Angharad also explained trivial methods like listing your positive qualities, time-boxing activities, thinking retrospectively and pragmatically. She had us write down statements on post-it notes which we'd use to compliment our best friend. We stuck these on the wall, and then she asked us to select a post-it note which had a statement which we'd never use to describe ourselves, probably because we didn't think they were remotely true. Once we all had our notes and had re-taken our seats, she had us all stare at the post-it note and say "Thank you" to the compliment, in unison. Slightly odd and awkward, but it's all for a reason!
It was certainly an interesting talk. I think what's most useful for self-doubters is knowing that you're not the only one. This knowledge, coupled with the tangible methods of breaking the vicious impostor cycle, will help tame those thoughts somewhat in the future (hopefully!)
How to code music? - Laura Silvanavičiūtė
This talk was just brilliant. Laura was an amazing speaker, and the talk was really engaging, funny and perfectly executed. Laura live-coded pretty much throughout the whole thing, and didn't put a foot wrong. Hugely impressive!
Essentially, using a simple sine wave, you can start building upon it (changing frequencies/amplitudes) to make sequences of sounds, and consequently music. Naturally, libraries have been built on top of this foundation, and more functionality has been exposed via various APIs/programming languages.
Laura treated us to numerous demos throughout the session - out of nowhere came Beethoven's "Für Elise", shortly followed by Queen's "Another One Bits the Dust", both of which were pleasant surprises for the much engrossed audience. Laura finished with a fantastic 5 minute original composition (at least I think it was an original!) Here's a short snippet:
It was a pleasure to present #howtocodemusic at #NDCLondon conference today!— Laura Silvanavičiūtė (@laurasilvanavi) January 30, 2020
If you get the chance to see this elsewhere, do! In fact, I believe Laura's talk has just been accepted for NDC Oslo, so if you're attending that, this session should be a no-brainer.
ML and the IoT: Living on the Edge – Brandon Satrom
As is common practice with talks at technical conferences, Brandon started out with an anecdote about his washing machine. (Whilst that sentence was intended as irony, it just so happens that Troy Hunt also spoke about washing machines in his talk "The Internet of Pwned Things" (which is worth checking out, too.)) The previous owner of Brandon's house, "Zeke", was a DIY enthusiast, with varying success. One of Zeke's projects was the installation of the kitchen appliances. The washing machine had begun to make strange noises, and would even cut out at specific points of the day, without fail. With time, Brandon and his partner could notice the issues compounding, to the point where they decided to get a brand new washing machine (instead of spending more money fixing the old one!)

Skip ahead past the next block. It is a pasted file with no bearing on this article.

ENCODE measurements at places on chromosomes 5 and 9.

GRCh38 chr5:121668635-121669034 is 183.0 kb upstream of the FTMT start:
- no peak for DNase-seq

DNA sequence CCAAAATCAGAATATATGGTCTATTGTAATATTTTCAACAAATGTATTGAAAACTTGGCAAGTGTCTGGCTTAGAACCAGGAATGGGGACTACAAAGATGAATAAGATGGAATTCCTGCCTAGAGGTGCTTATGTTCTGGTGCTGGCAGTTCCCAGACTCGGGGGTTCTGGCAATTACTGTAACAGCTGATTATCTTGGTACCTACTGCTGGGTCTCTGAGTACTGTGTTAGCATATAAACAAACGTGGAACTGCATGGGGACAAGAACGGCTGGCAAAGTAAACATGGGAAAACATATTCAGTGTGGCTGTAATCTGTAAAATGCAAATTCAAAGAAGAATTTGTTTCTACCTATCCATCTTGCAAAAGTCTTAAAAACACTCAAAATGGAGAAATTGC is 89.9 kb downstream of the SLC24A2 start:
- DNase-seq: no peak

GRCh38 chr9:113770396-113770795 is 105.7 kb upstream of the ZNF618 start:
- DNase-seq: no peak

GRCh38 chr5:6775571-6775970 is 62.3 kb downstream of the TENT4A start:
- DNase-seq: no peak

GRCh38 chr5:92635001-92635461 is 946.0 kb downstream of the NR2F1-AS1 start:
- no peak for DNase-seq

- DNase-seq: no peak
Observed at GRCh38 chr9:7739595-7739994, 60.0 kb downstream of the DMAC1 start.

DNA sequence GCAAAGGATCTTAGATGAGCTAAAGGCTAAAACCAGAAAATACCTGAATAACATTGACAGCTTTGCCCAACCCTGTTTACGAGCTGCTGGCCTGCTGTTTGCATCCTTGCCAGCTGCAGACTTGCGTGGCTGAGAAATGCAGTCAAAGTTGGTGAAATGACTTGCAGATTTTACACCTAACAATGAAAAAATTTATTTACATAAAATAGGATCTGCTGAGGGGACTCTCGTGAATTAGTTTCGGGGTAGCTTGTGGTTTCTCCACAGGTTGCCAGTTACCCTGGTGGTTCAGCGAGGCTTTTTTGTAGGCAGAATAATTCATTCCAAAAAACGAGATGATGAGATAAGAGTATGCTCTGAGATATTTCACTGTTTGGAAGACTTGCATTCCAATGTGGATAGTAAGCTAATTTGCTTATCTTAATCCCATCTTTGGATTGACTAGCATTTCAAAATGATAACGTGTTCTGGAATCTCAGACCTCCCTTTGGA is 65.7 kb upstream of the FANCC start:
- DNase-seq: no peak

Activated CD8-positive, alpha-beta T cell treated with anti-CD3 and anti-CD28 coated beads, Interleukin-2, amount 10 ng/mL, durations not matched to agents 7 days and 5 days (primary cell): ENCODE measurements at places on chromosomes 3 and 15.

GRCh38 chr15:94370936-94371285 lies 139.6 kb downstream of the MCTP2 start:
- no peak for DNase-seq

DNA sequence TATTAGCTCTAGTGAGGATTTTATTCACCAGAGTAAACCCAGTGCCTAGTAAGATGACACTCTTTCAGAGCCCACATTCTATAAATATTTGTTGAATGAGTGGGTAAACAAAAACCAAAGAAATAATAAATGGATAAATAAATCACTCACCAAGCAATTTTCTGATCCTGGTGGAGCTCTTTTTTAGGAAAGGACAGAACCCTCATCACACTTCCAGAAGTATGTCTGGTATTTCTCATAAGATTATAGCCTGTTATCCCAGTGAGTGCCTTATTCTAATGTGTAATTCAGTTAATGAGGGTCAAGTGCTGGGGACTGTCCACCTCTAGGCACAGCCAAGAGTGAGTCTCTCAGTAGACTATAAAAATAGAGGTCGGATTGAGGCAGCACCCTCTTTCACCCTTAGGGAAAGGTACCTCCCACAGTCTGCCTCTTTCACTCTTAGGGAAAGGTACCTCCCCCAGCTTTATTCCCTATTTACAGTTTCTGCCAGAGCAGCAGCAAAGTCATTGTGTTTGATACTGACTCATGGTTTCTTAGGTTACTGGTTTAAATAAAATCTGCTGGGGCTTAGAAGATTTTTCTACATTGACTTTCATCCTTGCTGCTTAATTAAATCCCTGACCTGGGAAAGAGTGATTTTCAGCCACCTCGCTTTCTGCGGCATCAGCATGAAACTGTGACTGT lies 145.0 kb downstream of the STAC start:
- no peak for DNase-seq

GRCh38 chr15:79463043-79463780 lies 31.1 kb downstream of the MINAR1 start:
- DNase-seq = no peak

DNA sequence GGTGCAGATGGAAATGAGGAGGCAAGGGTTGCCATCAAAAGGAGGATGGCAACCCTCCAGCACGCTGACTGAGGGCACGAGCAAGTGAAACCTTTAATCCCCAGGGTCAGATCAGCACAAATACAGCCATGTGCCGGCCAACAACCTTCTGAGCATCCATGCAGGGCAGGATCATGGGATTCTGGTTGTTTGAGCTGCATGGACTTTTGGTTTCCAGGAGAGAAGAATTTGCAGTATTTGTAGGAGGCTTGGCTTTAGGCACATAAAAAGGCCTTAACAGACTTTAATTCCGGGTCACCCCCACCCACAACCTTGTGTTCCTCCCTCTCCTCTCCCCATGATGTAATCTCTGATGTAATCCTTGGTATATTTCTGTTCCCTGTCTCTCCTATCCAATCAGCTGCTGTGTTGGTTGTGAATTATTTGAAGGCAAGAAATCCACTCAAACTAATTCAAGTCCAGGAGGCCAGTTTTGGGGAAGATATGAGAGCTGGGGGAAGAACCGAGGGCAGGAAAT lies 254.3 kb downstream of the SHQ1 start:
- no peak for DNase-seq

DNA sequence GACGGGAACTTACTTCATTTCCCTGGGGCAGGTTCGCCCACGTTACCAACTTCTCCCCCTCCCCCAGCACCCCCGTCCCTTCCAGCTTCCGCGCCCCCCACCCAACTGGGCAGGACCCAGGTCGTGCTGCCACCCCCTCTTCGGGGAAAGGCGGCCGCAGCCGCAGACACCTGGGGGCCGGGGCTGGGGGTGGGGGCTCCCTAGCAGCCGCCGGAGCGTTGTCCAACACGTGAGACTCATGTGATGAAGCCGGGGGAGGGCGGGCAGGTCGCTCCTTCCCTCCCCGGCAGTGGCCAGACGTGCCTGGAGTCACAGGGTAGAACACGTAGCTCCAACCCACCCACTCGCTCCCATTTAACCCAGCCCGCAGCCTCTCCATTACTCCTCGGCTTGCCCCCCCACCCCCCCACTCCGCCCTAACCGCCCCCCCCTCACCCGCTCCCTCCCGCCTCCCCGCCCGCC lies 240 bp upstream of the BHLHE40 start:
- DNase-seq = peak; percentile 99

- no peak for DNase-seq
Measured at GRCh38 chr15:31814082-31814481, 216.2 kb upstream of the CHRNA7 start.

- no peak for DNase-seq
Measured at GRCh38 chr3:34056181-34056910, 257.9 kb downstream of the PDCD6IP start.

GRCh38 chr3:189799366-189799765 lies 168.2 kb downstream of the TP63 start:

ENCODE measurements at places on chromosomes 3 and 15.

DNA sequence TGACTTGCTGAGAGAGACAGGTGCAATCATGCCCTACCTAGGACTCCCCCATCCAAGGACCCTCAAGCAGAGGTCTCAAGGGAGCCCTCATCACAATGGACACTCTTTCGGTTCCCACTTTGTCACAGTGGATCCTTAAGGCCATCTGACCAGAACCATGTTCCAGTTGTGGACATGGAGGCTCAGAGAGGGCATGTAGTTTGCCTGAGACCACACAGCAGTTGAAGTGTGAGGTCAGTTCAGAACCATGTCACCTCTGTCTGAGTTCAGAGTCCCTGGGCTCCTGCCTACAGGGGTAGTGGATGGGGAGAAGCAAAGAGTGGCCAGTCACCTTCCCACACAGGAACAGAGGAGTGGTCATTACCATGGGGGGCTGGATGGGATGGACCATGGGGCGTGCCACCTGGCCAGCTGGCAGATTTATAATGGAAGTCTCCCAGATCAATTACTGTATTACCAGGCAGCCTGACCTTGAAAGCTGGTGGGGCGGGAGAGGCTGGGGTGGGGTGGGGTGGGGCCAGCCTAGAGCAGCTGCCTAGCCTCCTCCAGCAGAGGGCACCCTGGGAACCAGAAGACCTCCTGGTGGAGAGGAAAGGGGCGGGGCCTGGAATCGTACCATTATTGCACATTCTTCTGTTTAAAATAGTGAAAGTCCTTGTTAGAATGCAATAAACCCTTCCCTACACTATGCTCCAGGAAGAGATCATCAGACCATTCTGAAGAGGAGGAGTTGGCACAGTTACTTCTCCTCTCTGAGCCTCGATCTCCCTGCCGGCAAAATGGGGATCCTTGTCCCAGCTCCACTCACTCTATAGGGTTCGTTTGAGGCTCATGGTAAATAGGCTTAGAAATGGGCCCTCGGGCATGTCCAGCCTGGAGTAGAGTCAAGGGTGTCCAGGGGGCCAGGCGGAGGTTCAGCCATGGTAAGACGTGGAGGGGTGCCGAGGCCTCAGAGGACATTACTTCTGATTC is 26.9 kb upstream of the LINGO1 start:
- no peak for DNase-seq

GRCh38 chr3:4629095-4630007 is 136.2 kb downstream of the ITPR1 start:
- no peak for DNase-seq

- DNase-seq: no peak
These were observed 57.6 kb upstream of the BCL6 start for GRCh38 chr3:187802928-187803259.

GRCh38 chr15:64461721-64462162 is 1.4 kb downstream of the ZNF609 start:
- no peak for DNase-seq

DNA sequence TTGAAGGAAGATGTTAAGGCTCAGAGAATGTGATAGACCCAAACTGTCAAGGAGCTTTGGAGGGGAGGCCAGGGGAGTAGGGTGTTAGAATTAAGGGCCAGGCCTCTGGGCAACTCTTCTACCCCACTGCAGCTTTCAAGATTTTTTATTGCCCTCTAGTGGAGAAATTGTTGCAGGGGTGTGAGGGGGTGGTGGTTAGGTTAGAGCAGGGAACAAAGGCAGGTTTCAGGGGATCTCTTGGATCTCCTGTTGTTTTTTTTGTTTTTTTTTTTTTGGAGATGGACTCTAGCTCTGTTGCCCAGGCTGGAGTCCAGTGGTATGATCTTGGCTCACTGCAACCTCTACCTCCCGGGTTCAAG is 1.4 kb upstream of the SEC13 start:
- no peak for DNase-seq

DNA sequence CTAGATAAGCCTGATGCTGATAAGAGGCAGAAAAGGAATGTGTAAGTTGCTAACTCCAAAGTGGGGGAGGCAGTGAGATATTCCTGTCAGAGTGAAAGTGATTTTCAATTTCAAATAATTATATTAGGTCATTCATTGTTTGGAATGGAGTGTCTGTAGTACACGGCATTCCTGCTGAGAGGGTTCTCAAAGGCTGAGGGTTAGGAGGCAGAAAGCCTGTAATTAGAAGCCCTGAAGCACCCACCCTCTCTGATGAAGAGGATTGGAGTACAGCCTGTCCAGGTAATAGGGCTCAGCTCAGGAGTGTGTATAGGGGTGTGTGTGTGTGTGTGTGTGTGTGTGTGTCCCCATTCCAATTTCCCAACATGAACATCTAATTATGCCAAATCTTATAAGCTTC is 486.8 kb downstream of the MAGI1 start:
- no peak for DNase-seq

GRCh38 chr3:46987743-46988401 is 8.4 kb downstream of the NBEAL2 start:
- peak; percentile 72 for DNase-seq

However, what if they hadn't been around to monitor the state of the washing machine. What if Brandon and his partner ran a launderette with 50 washing machines. How could they detect when something might be about to go wrong with one of the machines? ML & the IoT can certainly help.
Whilst the washing machine anecdote framed up the talk nicely, Brandon more generally wanted to land 3 main points:
- Instead of "Machine Learning", it's actually "human teaching" – A human is teaching a machine how to do the right things correctly. Sure, the machine can go onto to compute things that humans can't possibly reproduce under the same conditions, but fundamentally it is the humans that are telling the machines what to do.
- Training is meant for the cloud – the development and training of a machine learning model is what the cloud is for. Whilst microprocessors are getting more powerful with each day, it makes much more sense to use the Cloud to develop and train the model, rather than trying to do this on the actual source device. The Cloud has unlimited compute power, and offers the most flexibility when it comes to having access to all the relevant dev tools, libraries etc.